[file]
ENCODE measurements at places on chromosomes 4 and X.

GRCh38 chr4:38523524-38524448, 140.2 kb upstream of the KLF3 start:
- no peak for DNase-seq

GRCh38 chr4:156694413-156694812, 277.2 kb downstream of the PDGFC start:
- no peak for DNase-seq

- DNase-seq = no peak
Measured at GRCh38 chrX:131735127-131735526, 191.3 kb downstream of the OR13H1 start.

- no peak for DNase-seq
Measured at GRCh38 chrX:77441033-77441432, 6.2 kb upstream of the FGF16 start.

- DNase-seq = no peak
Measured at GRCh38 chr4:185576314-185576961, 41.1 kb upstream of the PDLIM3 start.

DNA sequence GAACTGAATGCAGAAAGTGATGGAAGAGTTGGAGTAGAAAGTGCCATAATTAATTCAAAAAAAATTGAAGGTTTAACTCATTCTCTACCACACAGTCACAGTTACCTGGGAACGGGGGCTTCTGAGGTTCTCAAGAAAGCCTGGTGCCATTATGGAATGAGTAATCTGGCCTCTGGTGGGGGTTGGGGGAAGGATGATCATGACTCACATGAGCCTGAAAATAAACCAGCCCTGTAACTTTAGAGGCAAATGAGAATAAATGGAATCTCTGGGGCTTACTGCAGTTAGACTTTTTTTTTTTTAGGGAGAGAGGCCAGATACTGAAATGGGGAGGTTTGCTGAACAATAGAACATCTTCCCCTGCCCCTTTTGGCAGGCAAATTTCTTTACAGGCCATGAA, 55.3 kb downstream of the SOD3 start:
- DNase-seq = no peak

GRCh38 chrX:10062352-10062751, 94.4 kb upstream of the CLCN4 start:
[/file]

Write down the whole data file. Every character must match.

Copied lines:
ENCODE measurements at places on chromosomes 4 and X.

GRCh38 chr4:38523524-38524448, 140.2 kb upstream of the KLF3 start:
- no peak for DNase-seq

GRCh38 chr4:156694413-156694812, 277.2 kb downstream of the PDGFC start:
- no peak for DNase-seq

- DNase-seq = no peak
Measured at GRCh38 chrX:131735127-131735526, 191.3 kb downstream of the OR13H1 start.

- no peak for DNase-seq
Measured at GRCh38 chrX:77441033-77441432, 6.2 kb upstream of the FGF16 start.

- DNase-seq = no peak
Measured at GRCh38 chr4:185576314-185576961, 41.1 kb upstream of the PDLIM3 start.

DNA sequence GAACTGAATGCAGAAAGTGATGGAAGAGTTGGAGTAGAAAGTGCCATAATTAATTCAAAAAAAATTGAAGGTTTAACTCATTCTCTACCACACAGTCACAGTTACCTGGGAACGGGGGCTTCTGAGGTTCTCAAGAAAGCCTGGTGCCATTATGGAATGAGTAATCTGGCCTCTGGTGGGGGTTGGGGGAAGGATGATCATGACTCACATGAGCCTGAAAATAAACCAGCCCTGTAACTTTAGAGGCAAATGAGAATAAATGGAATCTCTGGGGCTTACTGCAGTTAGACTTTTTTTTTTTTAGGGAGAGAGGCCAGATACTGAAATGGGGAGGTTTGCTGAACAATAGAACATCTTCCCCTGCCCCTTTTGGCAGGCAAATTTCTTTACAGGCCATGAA, 55.3 kb downstream of the SOD3 start:
- DNase-seq = no peak

GRCh38 chrX:10062352-10062751, 94.4 kb upstream of the CLCN4 start: